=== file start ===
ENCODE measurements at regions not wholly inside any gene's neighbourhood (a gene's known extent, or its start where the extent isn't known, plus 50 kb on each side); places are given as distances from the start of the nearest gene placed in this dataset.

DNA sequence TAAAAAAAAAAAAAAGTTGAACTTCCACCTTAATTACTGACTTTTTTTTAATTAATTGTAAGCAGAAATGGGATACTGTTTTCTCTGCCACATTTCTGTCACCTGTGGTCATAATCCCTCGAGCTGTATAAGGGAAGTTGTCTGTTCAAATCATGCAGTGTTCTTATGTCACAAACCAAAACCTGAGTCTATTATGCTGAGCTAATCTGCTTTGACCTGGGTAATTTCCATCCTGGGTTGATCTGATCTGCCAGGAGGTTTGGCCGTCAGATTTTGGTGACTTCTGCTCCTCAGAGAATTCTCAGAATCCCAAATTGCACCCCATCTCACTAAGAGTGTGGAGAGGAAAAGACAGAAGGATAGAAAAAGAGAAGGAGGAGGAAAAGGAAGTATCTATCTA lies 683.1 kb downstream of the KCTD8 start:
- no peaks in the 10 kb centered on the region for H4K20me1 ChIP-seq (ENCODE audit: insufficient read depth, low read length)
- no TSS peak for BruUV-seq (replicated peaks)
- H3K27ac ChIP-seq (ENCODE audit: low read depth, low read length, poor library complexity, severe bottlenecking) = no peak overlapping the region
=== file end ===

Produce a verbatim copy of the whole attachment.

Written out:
ENCODE measurements at regions not wholly inside any gene's neighbourhood (a gene's known extent, or its start where the extent isn't known, plus 50 kb on each side); places are given as distances from the start of the nearest gene placed in this dataset.

DNA sequence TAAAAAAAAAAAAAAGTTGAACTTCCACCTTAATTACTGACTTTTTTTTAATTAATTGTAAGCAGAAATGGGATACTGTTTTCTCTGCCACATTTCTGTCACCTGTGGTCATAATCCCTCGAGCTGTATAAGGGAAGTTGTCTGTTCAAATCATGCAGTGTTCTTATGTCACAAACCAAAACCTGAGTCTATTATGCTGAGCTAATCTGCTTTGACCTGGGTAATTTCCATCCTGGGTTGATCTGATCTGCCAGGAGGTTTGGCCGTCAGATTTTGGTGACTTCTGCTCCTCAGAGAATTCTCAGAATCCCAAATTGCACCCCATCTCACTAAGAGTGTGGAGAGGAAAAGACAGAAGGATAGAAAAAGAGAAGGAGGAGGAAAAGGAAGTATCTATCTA lies 683.1 kb downstream of the KCTD8 start:
- no peaks in the 10 kb centered on the region for H4K20me1 ChIP-seq (ENCODE audit: insufficient read depth, low read length)
- no TSS peak for BruUV-seq (replicated peaks)
- H3K27ac ChIP-seq (ENCODE audit: low read depth, low read length, poor library complexity, severe bottlenecking) = no peak overlapping the region